Change is Coming: New Rules for TTAB Opposition and Cancellation Proceedings
The United States Patent and Trademark Office recently issued final rules amending the Trademark Trial and Appeal Board Rules of Practice and raising fees for many transactions involving trademarks. The new rules and fees will take effect on January 14, 2017, and will apply to all proceedings filed on or after that date and, to the extent practical, to all proceedings that are pending on that date. A link to the new rules appears here, and a link to the new fees appears here. The new TTAB rules are intended to make proceedings in the Trademark Trial and Appeal Board more efficient and less costly, and formalize many of the Board’s current practices.
The new rules move TTAB practice toward paperless filing and docketing by strongly encouraging parties to file documents electronically through ESTTA, the Board’s electronic filing system. The rules also encourage the parties to communicate with each other electronically by making e-mail the default system for service, and eliminate the practice of allowing parties extra time to respond to documents served by First Class Mail. The parties may agree in writing to service by means other than e-mail, but because the response time will not change if they do so, the parties may also wish to agree to provide a courtesy copy by e-mail at the time a document is served.
In addition, all documents that are required to be filed with the Board must be filed electronically through ESTTA, with only a few limited exceptions. If ESTTA is not operating when a document is due, in most, but not all, circumstances the filer may file the document by paper, along with a petition to the Director and the required $200 fee for the petition, requesting leave to file a paper version of the document. This rule makes plain that there may now be a cost to waiting until the last minute to make a filing.
Commencing an Opposition or Cancellation
As under current practice, parties may obtain extensions of up to 180 days from publication to oppose an application. A request to extend the time to oppose an application filed under Section 66 may be filed only electronically. There are no exceptions to this rule. It therefore is important not to wait until the last minute to request an extension if a Madrid application is involved. An extension request for an application filed under Sections 1 or 44 should be filed electronically, but if ESTTA is down, the request may be made through a paper filing accompanied by a petition to the Director and the required fee.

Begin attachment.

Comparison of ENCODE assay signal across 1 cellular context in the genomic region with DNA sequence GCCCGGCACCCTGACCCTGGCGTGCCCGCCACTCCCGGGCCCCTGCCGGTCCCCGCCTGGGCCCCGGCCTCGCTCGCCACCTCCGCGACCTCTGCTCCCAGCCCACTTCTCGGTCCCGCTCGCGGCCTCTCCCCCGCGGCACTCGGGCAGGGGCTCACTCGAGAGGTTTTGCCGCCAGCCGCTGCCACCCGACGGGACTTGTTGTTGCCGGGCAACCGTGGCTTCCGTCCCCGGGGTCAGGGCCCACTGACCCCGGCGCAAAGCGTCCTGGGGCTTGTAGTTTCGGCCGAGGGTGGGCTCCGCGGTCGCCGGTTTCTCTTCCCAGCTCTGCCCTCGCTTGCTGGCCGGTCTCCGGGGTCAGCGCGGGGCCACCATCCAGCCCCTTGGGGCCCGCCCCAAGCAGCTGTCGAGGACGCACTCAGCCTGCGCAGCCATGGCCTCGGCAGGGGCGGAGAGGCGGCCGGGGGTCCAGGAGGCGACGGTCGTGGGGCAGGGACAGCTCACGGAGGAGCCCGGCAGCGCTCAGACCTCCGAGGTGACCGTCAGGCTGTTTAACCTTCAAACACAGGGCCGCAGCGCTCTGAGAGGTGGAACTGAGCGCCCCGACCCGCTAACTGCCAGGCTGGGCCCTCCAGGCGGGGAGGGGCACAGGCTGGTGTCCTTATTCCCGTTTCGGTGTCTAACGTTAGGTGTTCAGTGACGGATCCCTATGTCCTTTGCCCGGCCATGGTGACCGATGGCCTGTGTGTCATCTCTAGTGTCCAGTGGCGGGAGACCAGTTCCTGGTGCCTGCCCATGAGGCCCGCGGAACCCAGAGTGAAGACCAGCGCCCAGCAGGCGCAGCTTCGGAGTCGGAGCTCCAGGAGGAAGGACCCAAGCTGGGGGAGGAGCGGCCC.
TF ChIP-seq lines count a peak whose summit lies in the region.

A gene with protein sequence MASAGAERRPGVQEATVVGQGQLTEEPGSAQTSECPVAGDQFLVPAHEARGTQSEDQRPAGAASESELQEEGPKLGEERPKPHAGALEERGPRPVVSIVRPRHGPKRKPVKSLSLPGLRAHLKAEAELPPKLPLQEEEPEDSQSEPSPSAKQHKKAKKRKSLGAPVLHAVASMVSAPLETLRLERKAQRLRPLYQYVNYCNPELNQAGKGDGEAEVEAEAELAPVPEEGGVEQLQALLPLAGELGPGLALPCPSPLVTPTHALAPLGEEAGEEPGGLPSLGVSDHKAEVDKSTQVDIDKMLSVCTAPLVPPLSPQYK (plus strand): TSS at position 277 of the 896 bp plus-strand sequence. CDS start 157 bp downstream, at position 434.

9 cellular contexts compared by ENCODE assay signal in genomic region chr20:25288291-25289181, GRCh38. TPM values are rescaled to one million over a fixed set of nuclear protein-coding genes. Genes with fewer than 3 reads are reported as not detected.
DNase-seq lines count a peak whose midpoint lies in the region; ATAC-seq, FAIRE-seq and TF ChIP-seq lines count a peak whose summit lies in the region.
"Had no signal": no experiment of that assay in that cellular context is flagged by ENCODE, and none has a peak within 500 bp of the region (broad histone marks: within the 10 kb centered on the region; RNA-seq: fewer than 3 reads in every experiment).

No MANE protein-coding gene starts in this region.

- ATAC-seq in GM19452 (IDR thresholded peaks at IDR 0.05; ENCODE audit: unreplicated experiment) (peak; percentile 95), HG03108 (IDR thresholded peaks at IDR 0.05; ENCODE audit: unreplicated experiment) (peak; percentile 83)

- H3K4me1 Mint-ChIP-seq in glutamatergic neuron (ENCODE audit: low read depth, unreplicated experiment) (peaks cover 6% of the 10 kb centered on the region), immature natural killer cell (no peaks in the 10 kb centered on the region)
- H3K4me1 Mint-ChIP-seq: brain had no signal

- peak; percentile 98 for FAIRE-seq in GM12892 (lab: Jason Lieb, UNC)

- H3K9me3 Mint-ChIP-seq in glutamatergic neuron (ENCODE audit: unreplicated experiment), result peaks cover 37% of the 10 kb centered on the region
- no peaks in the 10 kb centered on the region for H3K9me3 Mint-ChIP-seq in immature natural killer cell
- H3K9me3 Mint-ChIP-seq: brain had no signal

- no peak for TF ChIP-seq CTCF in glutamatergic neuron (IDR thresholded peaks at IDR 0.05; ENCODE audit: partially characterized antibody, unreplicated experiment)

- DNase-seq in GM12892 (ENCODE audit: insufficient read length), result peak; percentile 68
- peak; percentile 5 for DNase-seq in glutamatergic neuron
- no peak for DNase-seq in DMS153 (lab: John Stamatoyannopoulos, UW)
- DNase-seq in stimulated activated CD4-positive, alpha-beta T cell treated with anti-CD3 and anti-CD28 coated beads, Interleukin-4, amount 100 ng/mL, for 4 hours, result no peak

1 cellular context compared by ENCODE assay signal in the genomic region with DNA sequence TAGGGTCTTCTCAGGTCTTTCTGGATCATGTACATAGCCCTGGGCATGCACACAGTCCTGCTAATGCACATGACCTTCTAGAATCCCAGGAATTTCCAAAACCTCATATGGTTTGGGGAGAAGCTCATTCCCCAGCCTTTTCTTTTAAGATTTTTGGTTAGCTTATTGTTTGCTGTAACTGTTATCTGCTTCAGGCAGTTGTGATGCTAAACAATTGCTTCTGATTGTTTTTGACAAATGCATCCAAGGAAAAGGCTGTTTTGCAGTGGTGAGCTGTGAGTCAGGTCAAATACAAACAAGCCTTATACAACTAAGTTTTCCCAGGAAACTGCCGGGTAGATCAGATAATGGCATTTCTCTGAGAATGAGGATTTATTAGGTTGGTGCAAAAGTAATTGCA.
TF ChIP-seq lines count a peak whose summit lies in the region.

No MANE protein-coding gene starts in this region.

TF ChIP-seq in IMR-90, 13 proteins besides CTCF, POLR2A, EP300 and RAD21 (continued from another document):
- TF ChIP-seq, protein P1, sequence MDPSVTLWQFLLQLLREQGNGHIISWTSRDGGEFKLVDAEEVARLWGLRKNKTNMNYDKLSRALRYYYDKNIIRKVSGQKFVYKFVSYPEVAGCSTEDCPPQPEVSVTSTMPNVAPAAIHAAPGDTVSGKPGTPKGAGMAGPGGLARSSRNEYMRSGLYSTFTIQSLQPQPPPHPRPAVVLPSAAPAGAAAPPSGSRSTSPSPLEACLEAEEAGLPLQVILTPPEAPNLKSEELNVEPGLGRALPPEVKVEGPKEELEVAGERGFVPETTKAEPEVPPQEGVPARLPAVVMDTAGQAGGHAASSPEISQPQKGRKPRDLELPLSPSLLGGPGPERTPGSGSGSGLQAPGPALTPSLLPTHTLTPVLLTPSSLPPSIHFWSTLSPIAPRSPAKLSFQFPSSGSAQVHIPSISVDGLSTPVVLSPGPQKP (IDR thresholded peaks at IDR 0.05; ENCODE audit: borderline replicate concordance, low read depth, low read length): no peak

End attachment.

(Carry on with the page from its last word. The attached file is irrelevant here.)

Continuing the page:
The opposition period for all applications is the same as under current practice, i. e., 30 days from publication. A party may request an initial extension of 30 days upon request, followed by a second request for a 60-day extension upon a showing of good cause, or one extension of 90 days upon a showing of good cause. It will no longer be possible to request an initial extension of 60 days. In addition, a party may request a final 60-day extension upon stipulation or with the consent of the applicant. Beginning on January 14, 2017, there will be a fee of $100 for each electronically-filed extension request up to 120 days from publication, and $200 for a final 60-day extension. The fees for filing these requests by paper will be $200 and $300, respectively.
The substance of a Notice of Opposition or Petition for Cancellation will not change from current practice, but there will be some important procedural differences. First, oppositions against Madrid applications must be filed electronically. There are no exceptions. Oppositions against applications filed under Sections 1 or 44 and Petitions for Cancellation should be filed electronically, but if ESTTA is down the Notice of Opposition or Petition for Cancellation may be filed by paper accompanied by a petition to the Director and the applicable fee. If a Notice of Opposition is being filed at the opposition deadline, or a Petition for Cancellation includes any claims based on grounds that are time-sensitive, the notice or petition may need to be filed using the Priority Mail Express procedure set forth in Trademark Rules 2.195-2.198 if ESTTA is down.